A Swiss company, Ashland Industries Europe GmbH, had not declared a presence in Spain for VAT purposes and did not charge VAT for local sales.
However, the Swiss company used the resources of its Spanish subsidiary when performing these local sales of goods in Spain.
On that basis, the Spanish tax authorities found that the company had a permanent establishment for in Spain for VAT purposes and issued an assessment.
An appeal was filed by Ashland Industries, but the appeal was dismissed by the courts.
The Spanish Supreme Court concluded that:
“First. To determine whether a permanent establishment can be deemed to exist in the Spanish territory of application of VAT where the only transactions carried out subject to that tax are supplies of goods other than supplies of gas, electricity, heat or refrigeration.
Second. If the answer to the previous question is in the affirmative, what conditions are necessary to establish that a Spanish subsidiary constitutes a permanent establishment in the Spanish territory of application of value added tax?
The answer to the first question, in accordance with our reasoning, must be that, on an interpretation of Articles 69(3) and 82(2) of Law 37/1992, Articles 44 and 45 of Directive 2006/112 and Article 11(1) of the implementing regulation (EU) of 15 March 2011, a permanent establishment may be deemed to exist in the Spanish territory in which VAT is applicable where the only transactions carried out subject to that tax are supplies of goods other than gas, electricity, heat or refrigeration.
The answer to the second question, in accordance with our reasoning, must be that the conditions necessary for holding that a Spanish subsidiary constitutes a permanent establishment in the Spanish territory where value added tax is applied are those which derive from the case-law of the Court of Justice of the European Communities and which have been set out in the case-law of that Chamber, judgment of 23 March 2018 (RCA 68/2017).
It follows from the case-law that, in order to be able to speak of a permanent establishment for VAT purposes, the following conditions must be met:
(a) The existence of a fixed place of business which determines the link with the territory of application of the tax A physical link with the place of business is therefore required and it must have a sufficient degree of permanence (judgments of 4 July 1985, Berkholz, 168/84, EU:C:1985:299, paragraphs 18 and 19; and of 28 June 2007, Planzer Luxembourg, C-73/06, EU:C:2007:397 , paragraph 54).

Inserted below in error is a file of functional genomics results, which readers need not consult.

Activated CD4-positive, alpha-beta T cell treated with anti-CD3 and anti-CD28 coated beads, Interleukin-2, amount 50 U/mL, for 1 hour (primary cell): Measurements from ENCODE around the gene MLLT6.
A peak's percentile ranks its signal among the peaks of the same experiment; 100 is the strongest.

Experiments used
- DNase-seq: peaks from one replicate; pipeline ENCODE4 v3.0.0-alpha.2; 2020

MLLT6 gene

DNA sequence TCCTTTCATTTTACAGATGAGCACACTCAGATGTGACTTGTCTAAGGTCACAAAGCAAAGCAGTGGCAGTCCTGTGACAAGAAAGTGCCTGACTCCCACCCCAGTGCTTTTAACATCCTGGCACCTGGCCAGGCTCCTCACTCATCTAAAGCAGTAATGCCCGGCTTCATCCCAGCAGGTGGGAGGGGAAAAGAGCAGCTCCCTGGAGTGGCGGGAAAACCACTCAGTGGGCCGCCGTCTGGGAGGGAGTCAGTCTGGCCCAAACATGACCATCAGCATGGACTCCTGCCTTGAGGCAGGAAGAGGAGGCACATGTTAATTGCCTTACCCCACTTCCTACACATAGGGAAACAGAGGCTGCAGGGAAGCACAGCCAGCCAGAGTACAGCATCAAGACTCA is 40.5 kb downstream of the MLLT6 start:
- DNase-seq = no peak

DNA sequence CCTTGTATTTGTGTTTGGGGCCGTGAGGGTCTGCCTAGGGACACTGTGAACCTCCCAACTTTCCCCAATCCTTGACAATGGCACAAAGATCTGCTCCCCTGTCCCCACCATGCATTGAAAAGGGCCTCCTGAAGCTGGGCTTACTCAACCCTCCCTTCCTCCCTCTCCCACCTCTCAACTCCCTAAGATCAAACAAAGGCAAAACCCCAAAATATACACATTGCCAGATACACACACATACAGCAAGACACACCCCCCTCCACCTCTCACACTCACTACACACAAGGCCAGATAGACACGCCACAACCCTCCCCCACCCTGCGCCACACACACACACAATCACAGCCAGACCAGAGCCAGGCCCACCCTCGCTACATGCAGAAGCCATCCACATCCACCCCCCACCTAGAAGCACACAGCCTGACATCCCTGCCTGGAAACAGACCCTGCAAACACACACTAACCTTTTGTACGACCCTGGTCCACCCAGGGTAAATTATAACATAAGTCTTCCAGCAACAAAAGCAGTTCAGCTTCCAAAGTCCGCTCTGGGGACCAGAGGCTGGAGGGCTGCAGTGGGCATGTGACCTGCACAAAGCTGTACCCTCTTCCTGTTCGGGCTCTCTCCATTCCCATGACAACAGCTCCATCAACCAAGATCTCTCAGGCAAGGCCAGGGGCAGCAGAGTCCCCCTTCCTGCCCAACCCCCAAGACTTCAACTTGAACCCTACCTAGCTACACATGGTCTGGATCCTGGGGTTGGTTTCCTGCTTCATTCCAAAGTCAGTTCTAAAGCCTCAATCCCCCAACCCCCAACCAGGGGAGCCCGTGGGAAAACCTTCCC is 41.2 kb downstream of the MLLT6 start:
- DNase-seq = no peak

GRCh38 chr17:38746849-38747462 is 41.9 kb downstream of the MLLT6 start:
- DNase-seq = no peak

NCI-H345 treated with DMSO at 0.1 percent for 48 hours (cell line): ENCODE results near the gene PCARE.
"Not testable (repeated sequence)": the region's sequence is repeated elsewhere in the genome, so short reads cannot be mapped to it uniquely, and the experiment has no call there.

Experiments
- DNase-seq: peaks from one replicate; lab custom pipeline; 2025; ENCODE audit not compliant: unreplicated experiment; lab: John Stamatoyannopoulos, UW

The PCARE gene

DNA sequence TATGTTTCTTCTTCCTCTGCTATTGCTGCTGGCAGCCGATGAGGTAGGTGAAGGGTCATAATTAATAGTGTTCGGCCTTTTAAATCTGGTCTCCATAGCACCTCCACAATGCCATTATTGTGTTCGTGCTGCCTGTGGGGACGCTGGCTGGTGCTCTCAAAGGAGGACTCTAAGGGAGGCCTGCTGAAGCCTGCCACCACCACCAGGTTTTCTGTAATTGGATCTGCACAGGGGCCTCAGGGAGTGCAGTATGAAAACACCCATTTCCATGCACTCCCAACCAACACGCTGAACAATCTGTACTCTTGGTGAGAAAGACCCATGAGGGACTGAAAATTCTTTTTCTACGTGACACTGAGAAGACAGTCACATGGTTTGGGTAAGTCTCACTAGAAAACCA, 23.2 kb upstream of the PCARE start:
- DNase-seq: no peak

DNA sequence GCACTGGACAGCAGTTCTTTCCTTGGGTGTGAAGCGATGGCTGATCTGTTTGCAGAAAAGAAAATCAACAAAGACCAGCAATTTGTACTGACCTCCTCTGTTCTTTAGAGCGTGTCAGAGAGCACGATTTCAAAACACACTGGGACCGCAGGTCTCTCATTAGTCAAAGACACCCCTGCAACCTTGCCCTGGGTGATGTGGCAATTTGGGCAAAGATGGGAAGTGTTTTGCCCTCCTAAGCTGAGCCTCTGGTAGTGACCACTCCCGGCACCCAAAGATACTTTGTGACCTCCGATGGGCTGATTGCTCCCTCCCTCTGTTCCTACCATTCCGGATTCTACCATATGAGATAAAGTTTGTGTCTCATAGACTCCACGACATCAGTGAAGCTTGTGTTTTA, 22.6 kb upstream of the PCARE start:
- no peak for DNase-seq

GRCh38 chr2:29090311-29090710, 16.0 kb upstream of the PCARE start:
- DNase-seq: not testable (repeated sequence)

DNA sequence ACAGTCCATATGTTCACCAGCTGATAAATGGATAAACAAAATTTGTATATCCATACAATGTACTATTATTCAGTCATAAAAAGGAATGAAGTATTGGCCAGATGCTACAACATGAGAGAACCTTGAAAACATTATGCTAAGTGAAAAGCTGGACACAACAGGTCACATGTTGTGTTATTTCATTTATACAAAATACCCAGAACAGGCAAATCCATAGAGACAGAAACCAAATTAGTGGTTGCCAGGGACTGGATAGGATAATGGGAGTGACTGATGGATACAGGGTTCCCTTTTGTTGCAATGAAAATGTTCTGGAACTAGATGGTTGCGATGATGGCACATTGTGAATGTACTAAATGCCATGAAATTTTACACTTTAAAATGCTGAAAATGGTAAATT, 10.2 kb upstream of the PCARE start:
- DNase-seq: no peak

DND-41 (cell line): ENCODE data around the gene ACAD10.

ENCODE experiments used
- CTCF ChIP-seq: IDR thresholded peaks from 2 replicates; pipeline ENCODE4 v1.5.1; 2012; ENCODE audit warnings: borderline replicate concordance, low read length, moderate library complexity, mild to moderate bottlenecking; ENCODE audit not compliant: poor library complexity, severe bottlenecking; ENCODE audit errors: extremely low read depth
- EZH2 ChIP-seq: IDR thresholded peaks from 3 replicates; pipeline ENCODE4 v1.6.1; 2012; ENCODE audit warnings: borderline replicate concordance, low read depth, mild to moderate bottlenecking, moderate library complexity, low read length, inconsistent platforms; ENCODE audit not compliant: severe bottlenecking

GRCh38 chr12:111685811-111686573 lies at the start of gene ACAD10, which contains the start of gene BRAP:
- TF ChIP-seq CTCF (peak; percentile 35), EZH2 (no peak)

(b) An adequate structure in terms of human and technical resources (Berkholz, paragraphs 18 and 19, and Planzer Luxembourg, paragraph 54; also, judgment of 16 October 2014, Welmory, C-605/12 , EU:C:2014:2298, paragraph 58). Therefore, Articles 84(2) LIVA and 31(2) LFIVA, by requiring the permanent establishment to intervene in the supply of goods or services, consider that such an intervention takes place when the establishment arranges its material and human factors of production or one of them for the purpose of carrying out the transaction subject to VAT. It is not essential to have their own structures, and agencies or representatives authorised to contract in the name or on behalf of the taxable person may be considered permanent establishments [ see Article 69(3)(2)(a) Vat].
It must also have a sufficient degree of permanence and a structure suitable, from the point of view of its human and technical resources, to enable it to carry out autonomously the transactions in question (Case C-190/95 AROLease  ECR I-0000). I-4383, paragraph 16, and Case C-390/96 Lease Plan  ECR I-2553, paragraph 24).
(c) With a few exceptions, it does not have to be a subsidiary, since it has legal personality. In such situations, it is the subsidiary which becomes liable for VAT, and not the parent company, which, in order to be regarded as such, must not act through subsidiaries but through permanent establishments in the territory where the tax is applied (see Article 87(2) LFIVA and Article 31(2) LFIVA). However, by way of exception, a subsidiary may be regarded as a permanent establishment where it is wholly controlled by the parent company on which it is wholly dependent and where it operates as a mere subsidiary. In such situations, the underlying economic reality must prevail over legal independence (judgments of 20 February 1997, DFDS, C-260/95, EU:C:1997:77 , paragraph 29; and 25 October 2012, Daimler Widex, C-318/11 and C-319/11, EU:C:2012:666, paragraphs 48 and 49).”